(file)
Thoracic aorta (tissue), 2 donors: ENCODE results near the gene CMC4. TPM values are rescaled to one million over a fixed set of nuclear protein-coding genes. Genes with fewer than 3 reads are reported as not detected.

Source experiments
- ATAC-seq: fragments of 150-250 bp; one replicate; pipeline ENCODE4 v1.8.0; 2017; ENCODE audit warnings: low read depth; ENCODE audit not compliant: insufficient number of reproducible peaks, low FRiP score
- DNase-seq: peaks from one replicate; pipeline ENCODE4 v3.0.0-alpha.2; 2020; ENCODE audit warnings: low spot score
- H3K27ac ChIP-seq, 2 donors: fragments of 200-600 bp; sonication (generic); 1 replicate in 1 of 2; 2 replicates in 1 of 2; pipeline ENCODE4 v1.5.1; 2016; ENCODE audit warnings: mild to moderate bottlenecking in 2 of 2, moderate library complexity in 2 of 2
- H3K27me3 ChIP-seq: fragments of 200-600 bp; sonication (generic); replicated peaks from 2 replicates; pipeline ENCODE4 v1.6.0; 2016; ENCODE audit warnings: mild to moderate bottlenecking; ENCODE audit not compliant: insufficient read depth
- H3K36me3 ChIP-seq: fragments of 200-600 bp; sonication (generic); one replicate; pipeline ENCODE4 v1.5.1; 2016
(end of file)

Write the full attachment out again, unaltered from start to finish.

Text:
Thoracic aorta (tissue), 2 donors: ENCODE results near the gene CMC4. TPM values are rescaled to one million over a fixed set of nuclear protein-coding genes. Genes with fewer than 3 reads are reported as not detected.

Source experiments
- ATAC-seq: fragments of 150-250 bp; one replicate; pipeline ENCODE4 v1.8.0; 2017; ENCODE audit warnings: low read depth; ENCODE audit not compliant: insufficient number of reproducible peaks, low FRiP score
- DNase-seq: peaks from one replicate; pipeline ENCODE4 v3.0.0-alpha.2; 2020; ENCODE audit warnings: low spot score
- H3K27ac ChIP-seq, 2 donors: fragments of 200-600 bp; sonication (generic); 1 replicate in 1 of 2; 2 replicates in 1 of 2; pipeline ENCODE4 v1.5.1; 2016; ENCODE audit warnings: mild to moderate bottlenecking in 2 of 2, moderate library complexity in 2 of 2
- H3K27me3 ChIP-seq: fragments of 200-600 bp; sonication (generic); replicated peaks from 2 replicates; pipeline ENCODE4 v1.6.0; 2016; ENCODE audit warnings: mild to moderate bottlenecking; ENCODE audit not compliant: insufficient read depth
- H3K36me3 ChIP-seq: fragments of 200-600 bp; sonication (generic); one replicate; pipeline ENCODE4 v1.5.1; 2016